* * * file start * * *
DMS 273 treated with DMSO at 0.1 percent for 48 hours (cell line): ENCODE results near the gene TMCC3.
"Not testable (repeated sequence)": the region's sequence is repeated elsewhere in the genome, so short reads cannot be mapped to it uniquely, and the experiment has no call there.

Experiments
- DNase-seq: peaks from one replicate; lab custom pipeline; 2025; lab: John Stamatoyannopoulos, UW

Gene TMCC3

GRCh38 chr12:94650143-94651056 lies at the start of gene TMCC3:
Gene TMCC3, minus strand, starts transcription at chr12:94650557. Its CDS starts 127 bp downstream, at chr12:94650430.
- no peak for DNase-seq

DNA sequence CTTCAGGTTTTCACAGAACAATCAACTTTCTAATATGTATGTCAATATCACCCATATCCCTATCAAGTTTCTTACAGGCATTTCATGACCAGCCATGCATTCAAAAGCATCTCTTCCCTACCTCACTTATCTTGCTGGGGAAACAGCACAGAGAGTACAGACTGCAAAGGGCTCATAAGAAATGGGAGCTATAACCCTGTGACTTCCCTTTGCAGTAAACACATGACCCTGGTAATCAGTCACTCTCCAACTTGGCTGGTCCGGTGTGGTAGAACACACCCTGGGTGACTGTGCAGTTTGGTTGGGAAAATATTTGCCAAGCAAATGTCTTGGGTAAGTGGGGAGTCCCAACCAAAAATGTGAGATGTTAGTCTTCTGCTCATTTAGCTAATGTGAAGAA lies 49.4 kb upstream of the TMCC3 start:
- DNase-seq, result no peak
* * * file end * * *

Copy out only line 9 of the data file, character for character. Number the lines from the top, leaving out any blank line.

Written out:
DNA sequence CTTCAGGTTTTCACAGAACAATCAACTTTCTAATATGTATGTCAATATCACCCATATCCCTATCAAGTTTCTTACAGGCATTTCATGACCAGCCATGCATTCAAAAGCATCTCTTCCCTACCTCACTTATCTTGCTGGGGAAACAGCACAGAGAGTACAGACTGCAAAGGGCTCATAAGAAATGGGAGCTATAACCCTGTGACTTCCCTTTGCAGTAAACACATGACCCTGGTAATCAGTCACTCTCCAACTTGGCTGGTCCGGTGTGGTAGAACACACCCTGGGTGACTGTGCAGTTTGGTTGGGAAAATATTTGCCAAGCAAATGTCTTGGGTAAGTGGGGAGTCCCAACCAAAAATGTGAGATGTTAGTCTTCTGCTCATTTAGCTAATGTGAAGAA lies 49.4 kb upstream of the TMCC3 start: